A feared Ugandan warlord declared his innocence on Tuesday as he became the first former child soldier to appear before the International Criminal Court, telling judges that his background made him just another of the militia’s victims.
Dominic Ongwen – a reported senior leader of Joseph Kony’s Lord’s Resistance Army (LRA) – pleaded not guilty to all 70 counts of war crimes and crimes against humanity at the opening day of his trial in The Hague, the Netherlands.
“I’m one of the people against whom the LRA committed atrocities,” he said.
The charges include murder, rape, torture, and sexual enslavement, and relate to atrocities allegedly committed between 2002 and 2005 in northern Uganda, including four attacks on camps for internally displaced people (IDP) in which hundreds were killed and abducted.
More than 4,100 victims of his alleged crimes are being represented in the case, which has been hailed by human rights groups as a critical step towards bringing the brutal cult, known for using mutilation as punishment, to justice.
Prosecutors allege Ongwen, known as “the White Ant,” was the commander of Sinia Brigade, one of the four divisions of the LRA, and a member of “Control Altar,” the central command structure which plotted the group’s military strategy.
Ongwen is also accused of having forced children to fight for the feared, cultlike militia, which has made widespread use of child soldiers throughout the three decades of its fight to establish biblical governance in Uganda.
Ongwen, now in his 40s, was one himself, having been abducted and forced to fight for the guerrilla army as a boy. His experiences as a child, coerced into committing atrocities against his will, now form a key part of his defense strategy in a case that raises complex questions about the criminal culpability of former child soldiers.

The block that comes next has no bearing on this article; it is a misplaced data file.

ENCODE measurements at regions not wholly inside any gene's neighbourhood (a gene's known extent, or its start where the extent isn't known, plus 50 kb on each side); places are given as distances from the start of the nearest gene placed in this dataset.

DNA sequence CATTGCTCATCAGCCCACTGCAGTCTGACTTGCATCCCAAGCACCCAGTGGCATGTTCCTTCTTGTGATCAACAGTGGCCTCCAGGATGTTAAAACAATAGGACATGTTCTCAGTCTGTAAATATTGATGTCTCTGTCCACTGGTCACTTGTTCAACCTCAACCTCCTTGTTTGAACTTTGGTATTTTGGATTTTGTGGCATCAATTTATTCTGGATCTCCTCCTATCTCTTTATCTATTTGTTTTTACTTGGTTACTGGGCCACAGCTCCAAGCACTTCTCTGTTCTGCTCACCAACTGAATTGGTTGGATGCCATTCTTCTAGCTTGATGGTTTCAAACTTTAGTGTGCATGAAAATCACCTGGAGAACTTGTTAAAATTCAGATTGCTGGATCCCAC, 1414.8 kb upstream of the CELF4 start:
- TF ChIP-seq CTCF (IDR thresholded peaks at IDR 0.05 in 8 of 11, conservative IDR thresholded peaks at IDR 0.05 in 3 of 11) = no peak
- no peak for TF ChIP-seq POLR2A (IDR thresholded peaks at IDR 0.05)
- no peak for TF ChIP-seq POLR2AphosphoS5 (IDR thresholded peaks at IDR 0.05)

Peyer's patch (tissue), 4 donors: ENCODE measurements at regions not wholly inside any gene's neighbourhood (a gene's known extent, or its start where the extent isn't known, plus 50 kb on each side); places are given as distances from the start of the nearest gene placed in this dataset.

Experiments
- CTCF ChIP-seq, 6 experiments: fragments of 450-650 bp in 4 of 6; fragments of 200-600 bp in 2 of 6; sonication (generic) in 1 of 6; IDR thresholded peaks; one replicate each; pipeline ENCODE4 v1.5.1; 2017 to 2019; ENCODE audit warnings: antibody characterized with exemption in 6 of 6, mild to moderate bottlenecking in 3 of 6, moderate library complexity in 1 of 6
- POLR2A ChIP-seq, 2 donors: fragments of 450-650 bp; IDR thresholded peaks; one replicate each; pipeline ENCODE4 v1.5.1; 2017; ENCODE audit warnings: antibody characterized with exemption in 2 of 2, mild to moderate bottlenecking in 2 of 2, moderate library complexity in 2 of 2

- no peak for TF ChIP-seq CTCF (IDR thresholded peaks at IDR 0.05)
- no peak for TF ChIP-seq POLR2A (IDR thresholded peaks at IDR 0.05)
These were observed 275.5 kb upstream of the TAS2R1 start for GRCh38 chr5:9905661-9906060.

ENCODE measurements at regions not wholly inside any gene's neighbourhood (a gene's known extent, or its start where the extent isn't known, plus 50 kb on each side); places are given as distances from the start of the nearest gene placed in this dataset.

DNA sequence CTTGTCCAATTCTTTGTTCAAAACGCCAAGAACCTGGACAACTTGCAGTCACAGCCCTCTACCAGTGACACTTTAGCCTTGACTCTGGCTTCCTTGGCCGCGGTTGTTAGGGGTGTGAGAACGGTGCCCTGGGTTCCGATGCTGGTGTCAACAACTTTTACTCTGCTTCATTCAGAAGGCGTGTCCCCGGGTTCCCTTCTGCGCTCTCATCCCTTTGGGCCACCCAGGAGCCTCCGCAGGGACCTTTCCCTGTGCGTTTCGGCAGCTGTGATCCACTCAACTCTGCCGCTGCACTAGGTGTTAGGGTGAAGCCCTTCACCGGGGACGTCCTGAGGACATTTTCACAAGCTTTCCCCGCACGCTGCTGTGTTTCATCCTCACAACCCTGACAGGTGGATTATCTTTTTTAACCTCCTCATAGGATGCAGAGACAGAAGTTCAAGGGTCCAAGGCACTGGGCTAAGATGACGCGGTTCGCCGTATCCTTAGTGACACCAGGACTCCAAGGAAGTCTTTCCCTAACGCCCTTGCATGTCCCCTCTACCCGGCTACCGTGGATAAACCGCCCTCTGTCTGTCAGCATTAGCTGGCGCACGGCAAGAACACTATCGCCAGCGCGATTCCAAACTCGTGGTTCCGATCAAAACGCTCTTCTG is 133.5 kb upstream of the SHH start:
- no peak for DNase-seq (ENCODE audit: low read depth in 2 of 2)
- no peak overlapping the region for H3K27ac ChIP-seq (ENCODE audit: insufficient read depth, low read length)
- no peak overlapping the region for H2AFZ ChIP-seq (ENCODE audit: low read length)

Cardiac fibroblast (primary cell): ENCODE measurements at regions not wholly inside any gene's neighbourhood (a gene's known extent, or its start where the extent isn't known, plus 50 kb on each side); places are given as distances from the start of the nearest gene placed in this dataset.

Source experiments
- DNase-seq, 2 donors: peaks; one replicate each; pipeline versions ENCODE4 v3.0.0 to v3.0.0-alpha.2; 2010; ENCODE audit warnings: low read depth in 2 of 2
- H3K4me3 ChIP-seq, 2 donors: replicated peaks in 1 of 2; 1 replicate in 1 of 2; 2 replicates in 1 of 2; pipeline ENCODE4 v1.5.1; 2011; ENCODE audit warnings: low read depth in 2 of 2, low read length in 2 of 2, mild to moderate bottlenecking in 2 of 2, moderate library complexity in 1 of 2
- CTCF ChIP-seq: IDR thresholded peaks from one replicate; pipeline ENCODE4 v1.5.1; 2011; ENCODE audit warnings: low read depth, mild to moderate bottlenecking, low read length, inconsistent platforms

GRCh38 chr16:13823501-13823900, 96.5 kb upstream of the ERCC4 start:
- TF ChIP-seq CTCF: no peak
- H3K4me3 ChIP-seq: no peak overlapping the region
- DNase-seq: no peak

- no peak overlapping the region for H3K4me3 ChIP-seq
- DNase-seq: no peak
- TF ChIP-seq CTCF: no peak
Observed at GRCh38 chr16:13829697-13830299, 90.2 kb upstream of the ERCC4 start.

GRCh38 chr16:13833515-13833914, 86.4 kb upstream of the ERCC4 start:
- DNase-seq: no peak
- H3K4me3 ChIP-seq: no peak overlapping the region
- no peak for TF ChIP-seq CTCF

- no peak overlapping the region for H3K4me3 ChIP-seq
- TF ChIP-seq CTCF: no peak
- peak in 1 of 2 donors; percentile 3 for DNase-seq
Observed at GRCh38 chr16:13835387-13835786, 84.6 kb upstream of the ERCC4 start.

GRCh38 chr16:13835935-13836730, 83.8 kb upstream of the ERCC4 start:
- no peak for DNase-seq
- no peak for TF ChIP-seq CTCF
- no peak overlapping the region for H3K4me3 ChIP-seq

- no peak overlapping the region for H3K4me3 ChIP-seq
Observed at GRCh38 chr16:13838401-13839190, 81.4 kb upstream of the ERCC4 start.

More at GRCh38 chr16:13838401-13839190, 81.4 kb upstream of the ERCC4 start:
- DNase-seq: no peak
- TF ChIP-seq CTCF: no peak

“It’s the first time the ICC has charged someone for some of the crimes that were inflicted against him in the first place,” says Ledio Cakaj, an LRA researcher and author of “When the Walking Defeats You: One Man’s Journey as Joseph Kony’s Bodyguard.”
Cakaj told VICE News that many former LRA child soldiers see themselves as victims. Some have benefited from an amnesty offered by Ugandan authorities for LRA members who left the group, and several have since expressed the view that Ongwen should also be forgiven his alleged crimes.
“They think he should not be prosecuted,” says Cakaj, explaining that in northern Uganda, a region where few communities had been left unscathed by LRA child abductions, there was a degree of sympathy for the former warlord.
“There’s been no unanimous condemnation of Ongwen and no unanimous call for forgiveness,” he said. “It’s been varied.”
Hannah Stoddard, director of advocacy and communications at War Child, a charity that runs rehabilitation programs for former child soldiers, said they can be severely affected by their experiences.
“If a child has been involved with an armed group from a young age, they will have a very different understanding of what we might perceive as right and wrong and the longer they are part of the group, the less there are other options available,” she told VICE News.
But Erica Bussey of Amnesty International, which has long called for Ongwen to face justice, said that while it was not a “cut and dried” issue, the former militant should clearly be tried for the “credible allegations” against him.
“It’s maybe not useful to see it as: ‘Is he a victim or is he a perpetrator?’ He clearly could be both,” she explained to VICE News.
The issue of duress, raised by Ongwen’s defense team, could be considered by the judges during the trial, or potentially taken into consideration as a mitigating factor were he convicted and sentenced.
Ongwen faces life in prison if convicted. He remains the only one of five senior LRA leaders indicted by the ICC 11 years ago to have been apprehended. The only other indicted commander still alive, LRA leader Kony remains at large, despite a 5 million dollar reward for information leading to his arrest.